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AUSTIN FILM FESTIVAL 101: The Roundtables

Austin Film Festival’s roundtables are quite the craze, and for good reason – they allow otherwise unconnected hopefuls to solicit advice directly from industry professionals.

Asmara Bhattacharya is a produced screenwriter and playwright with multiple placements in the Nicholl Fellowships, Austin Film Festival Screenplay Competition, and other contests. She wrote and directed her first short “Hard” in 2011 and will direct “Stone” next year. Check out her website,, tweet her at @hotpinkstreak, or find her at one of her panels at Austin Film Festival 2015.

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AUSTIN FILM FESTIVAL 101: The Roundtables by Asmara Bhattacharya | Script Magazine

Austin Film Festival’s roundtables are quite the craze, and for good reason – they allow otherwise unconnected hopefuls to solicit advice directly from industry professionals. Like most panels, most Roundtables are open to anyone attending the conference. A couple of sessions may be limited to writers who advance in AFF’s Screenplay Competition, but, as with limited-access panels, you can wait in line anyway in case they have extra room.

The AFF roundtables are like speed-dating with industry pros. There are ten to twelve tables in the room with maybe eight attendees (us) at each. AFF sits one industry pro at each table and gives the group about twenty-five minutes together. When the timer dings, it’s musical chairs, and the pros all rotate to the next table. Each table gets time with three pros total.

During each speed date, the pro tells you about themselves and then opens the table up for ANY QUESTION YOU WANT. This is your chance, and your tablemates’ chances, to ask about anything: tips on breaking in, writing techniques, how to query or pitch, how the panelist achieved a goal, etc.

Certain roundtables have advance signup before AFF begins. Once the conference starts, a signup table is also open every day for all roundtables if you want a guaranteed spot. You’re limited to signing up for only one or two. But don’t despair: you can wait outside the room ahead of time and possibly get in if the session does not fill up. An acquaintance of mine did nothing but roundtables this way one year.

A roundtable session is easily well worth your time, but know these major points:

  • It’s a crapshoot in terms of panelists. You can look at the listed panelists ahead of time, but you have no idea which three you’ll get. So if you go because Jenny Lumet is listed, you’ve got about a 3 in 10 chance of getting her.
  • You get out of it what you put into it. Don’t go in wide-eyed and silent, expecting an oracle to lead you to an option or an agent. Sketch out the questions you might want to ask and actively engage the panelist.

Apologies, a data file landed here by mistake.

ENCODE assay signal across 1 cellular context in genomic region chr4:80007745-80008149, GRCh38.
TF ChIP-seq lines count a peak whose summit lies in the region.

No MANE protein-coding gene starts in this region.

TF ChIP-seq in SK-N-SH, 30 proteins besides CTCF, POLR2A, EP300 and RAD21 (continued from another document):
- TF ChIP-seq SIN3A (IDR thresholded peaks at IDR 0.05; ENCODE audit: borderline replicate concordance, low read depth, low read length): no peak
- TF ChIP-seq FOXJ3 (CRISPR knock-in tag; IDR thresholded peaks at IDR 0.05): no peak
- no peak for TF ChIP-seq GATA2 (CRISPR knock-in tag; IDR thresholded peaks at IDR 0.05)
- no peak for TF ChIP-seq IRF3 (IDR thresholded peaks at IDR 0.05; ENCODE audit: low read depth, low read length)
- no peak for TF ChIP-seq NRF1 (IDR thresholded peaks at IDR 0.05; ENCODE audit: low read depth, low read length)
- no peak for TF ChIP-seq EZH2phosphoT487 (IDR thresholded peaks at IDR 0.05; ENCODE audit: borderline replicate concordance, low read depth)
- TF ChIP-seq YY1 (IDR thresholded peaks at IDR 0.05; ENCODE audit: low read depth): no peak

• Go in prepared, and you can get a heck of a lot out of it. Some of the best advice I got was from people I’d never heard of. I also walked away with a couple of lifelong friends.

Preparation and behavior tips (applicable in most festival situations):

  1. DO NOT PITCH. DO NOT ASK THEM REPRESENT YOU OR READ YOUR SCRIPT. The roundtables are advice sessions, not executive meetings. Ask questions, yes. Pitch your idea to the panelist, NO.
  2. If you’re able to, research ahead of time. Who are your potential panelists? Some sessions are designed around representation, some around writing, some around production. What might be good questions for different types of panelists?
  3. List your questions ahead of time, then adapt in the session. If you get a manager, ask that “what do reps look for” question, not the “how do you beat writer’s block” one.
  4. Don’t hog the time, and don’t expect to ask all of your questions. Remember that your tablemates also have questions. Pick a good question, be succinct, then let someone else go. You may get another turn.
  5. Be considerate of your tablemates in how you phrase questions, if possible. If you’ve got a specific question about yourself, can you generalize it for the benefit of others? Instead of “Who will buy my [over-detailed 10-minute synopsis] script?”, try “How should I market a zany female-led period comedy?”
  6. By the same token, listen to the other Q&A’s at your table. Someone might ask your top question first, allowing you to ask a different one. Or they might ask something you didn’t realize you needed to know.
  7. If you do have a really you-specific question, this is your chance to ask. Again, just be considerate of everyone’s time.
  8. Try not to get starstruck and go all fangirl with your questions (unless that’s really all you want out of it). The panelists came to HELP YOU - let them!

You will not sell your script at an AFF roundtable. But you may get a few answers that steer you onto that elusive path toward your first deal.

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